NGS Introduces Two New Research in the States Books: Florida and Texas

ARLINGTON, VA, 10 MAY 2016—The National Genealogical Society (NGS) is pleased to announce the publication of two, new books as part of its Research in the States series, which now covers research in more than twenty-four states. The newest volumes are Research in Florida by Ann Staley, CGSM, CGLSM, and Amy Giroux, PhD, CG, CGL, and Research in Texas, by Kelvin L. Meyers. The books will be available for purchase in the NGS store in both PDF and print versions beginning 10 May.

Research in Florida covers the State’s history as the earliest permanent white settlement in the United States and includes sources and guides to records of its early history under the British, French, and Spanish governments. From the time of its establishment as a territory of the United States, Florida has suffered little record loss resulting in a rich array of records for the researcher. In addition to a discussion of general record groups, emphasis is placed on Special Archives publications detailing Florida’s military history including its Indian wars, which, along with school, tax, and voter records, provide focused sources for research. Sources for information on Florida’s Sunshine Law are also provided.

Research in Florida co-author Amy Larner Giroux is an award-winning author with articles published in the National Genealogical Society Quarterly, the New York Genealogical and Biographical Society Record, and The Genealogist. She serves as the editor of the Florida Genealogist, and webmaster for the Board for Certification of Genealogists®. C. Ann Staley is an instructor, consultant, trip leader, and a lecturer. She is the education chairman for the Jacksonville Genealogical Society, Inc.; the secretary of the Genealogical Speakers Guild; a faculty member of the National Institute for Genealogical Studies; and a trustee of the Florida State Genealogical Society.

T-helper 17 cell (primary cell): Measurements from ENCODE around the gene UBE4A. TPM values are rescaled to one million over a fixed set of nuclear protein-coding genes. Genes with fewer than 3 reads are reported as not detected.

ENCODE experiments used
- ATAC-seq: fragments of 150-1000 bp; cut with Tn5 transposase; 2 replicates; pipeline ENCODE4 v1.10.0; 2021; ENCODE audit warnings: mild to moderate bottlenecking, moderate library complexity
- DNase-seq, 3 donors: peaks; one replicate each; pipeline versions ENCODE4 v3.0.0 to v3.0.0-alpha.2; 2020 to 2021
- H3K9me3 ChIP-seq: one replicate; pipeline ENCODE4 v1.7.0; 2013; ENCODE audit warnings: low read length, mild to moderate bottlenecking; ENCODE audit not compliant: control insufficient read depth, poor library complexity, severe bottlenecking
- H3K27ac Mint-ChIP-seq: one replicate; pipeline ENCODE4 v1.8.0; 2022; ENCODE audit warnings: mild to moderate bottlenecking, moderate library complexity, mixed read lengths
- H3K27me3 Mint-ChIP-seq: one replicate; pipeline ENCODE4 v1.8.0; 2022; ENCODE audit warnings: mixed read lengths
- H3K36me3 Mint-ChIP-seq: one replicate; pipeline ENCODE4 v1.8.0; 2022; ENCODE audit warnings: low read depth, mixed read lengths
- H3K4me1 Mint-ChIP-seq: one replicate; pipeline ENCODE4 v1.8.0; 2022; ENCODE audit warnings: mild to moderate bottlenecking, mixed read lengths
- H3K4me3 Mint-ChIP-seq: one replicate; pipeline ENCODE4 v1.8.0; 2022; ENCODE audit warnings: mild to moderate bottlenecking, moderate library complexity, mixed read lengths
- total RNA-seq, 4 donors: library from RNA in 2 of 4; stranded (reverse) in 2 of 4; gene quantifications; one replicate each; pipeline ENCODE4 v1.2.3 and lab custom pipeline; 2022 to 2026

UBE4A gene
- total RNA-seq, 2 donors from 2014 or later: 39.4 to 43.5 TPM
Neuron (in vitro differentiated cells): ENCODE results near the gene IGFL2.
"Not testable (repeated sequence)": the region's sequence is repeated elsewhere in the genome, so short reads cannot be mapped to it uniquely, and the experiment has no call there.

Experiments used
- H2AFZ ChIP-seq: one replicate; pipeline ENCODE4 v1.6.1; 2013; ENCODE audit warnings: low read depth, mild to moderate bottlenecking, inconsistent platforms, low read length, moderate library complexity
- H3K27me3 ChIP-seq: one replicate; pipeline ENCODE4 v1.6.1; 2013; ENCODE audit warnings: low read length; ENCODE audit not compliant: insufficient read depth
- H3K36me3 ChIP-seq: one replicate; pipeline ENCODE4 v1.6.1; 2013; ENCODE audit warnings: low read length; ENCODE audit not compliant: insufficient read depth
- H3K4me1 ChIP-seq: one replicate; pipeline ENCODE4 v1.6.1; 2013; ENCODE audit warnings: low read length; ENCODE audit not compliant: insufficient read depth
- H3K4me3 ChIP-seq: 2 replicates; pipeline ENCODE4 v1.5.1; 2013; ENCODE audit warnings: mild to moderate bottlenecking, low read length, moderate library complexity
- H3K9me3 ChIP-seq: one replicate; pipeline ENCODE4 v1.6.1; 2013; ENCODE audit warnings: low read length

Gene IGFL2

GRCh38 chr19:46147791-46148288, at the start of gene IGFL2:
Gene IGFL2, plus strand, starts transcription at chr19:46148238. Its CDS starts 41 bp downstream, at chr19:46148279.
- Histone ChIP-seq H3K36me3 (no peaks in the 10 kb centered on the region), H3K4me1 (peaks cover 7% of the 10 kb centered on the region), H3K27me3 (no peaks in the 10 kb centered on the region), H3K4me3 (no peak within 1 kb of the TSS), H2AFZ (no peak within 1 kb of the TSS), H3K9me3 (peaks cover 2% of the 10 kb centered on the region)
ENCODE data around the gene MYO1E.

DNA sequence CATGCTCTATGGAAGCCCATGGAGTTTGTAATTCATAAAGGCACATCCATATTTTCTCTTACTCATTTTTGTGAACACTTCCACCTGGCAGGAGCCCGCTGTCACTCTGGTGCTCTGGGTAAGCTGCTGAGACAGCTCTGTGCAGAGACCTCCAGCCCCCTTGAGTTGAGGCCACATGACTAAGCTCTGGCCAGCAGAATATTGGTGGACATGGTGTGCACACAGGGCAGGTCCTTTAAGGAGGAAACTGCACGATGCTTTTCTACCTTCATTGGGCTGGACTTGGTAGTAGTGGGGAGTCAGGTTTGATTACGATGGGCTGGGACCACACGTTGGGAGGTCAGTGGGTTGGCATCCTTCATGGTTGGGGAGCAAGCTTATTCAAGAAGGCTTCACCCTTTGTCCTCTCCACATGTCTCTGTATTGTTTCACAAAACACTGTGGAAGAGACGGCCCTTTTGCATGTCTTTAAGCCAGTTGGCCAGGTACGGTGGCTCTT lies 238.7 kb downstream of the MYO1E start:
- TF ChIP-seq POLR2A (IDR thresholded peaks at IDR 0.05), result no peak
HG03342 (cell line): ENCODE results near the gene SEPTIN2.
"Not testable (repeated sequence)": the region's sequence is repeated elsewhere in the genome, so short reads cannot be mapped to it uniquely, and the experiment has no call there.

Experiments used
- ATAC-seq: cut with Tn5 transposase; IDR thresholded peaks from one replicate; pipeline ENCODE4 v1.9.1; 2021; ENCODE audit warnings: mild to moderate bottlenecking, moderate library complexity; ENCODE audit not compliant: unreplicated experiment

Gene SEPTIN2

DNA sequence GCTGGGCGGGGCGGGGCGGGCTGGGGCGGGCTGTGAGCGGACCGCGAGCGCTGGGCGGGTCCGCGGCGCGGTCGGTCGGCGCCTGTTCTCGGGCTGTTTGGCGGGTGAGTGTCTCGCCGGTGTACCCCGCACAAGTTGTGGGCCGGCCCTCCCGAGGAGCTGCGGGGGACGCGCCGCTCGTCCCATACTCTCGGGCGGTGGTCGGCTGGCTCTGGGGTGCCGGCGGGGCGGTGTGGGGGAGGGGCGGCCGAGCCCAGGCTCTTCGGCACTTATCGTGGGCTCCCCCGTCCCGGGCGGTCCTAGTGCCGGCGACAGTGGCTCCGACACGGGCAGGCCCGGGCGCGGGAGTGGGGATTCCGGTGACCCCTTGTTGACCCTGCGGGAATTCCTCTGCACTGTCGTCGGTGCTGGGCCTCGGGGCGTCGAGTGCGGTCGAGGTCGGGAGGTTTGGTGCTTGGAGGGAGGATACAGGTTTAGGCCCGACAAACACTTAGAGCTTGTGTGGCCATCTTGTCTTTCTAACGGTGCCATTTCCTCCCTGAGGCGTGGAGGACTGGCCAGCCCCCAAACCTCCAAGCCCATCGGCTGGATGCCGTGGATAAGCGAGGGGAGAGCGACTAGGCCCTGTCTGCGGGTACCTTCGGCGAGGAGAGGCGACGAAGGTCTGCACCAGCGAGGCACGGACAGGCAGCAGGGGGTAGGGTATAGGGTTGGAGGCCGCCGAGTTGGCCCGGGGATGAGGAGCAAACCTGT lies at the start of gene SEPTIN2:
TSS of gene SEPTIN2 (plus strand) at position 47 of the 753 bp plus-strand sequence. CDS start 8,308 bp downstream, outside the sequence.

Research in Texas begins with a brief review of Texas’s rich history from early exploration and settlement to the Battle of the Alamo. It provides an overview of the major research facilities including the well-known Texas State Library and Archives, the Dallas Public Library, and Houston’s Clayton Library Center for Genealogical Research as well as lesser known, but equally important, smaller collections. Resources for major research categories from atlases, maps, and gazetteers to women are also provided. The publication includes a discussion of differences in probate law under the Spanish and Mexican governments and the English common law adopted by the Republic of Texas, as well as topics specific to Texas including cattle brands and the Texas Rangers.

Kelvin L. Meyers worked at the renowned Dallas Public Library under the tutelage of Lloyd Bockstruck and has been a professional genealogist since 1996. He has a solo practice as a forensic genealogist serving clients that include probate attorneys, trust departments of banks, the United States Immigration Service, and energy companies. Meyers is a former board member of the Association of Professional Genealogist (APG), a former president of the Lone Star Chapter of APG, and a founding member of the Council for the Advancement of Forensic Genealogy (CAFG).

The Research in the States series editor Barbara Vines Little, CG, FNSG, FVGS, is a former NGS president and editor of theMagazine of Virginia Genealogy. Other titles in the series includes Arkansas, California, Colorado, Georgia, Illinois, Indiana, Kentucky, Maryland, Michigan, Missouri, Nebraska, New Jersey, New York City, North Carolina, Ohio, Oklahoma, Oregon, Pennsylvania, South Carolina, Tennessee, Virginia, and West Virginia. Additional states guides are planned.

Founded in 1903, the National Genealogical Society is dedicated to genealogical education, exemplary standards of research, and the preservation of genealogical records.  The Arlington, Virginia, based nonprofit is the premier national society for everyone, from the beginner to the most advanced family historian, seeking excellence in publications, educational offerings, and guidance in research. It also offers many opportunities to interact with other genealogists.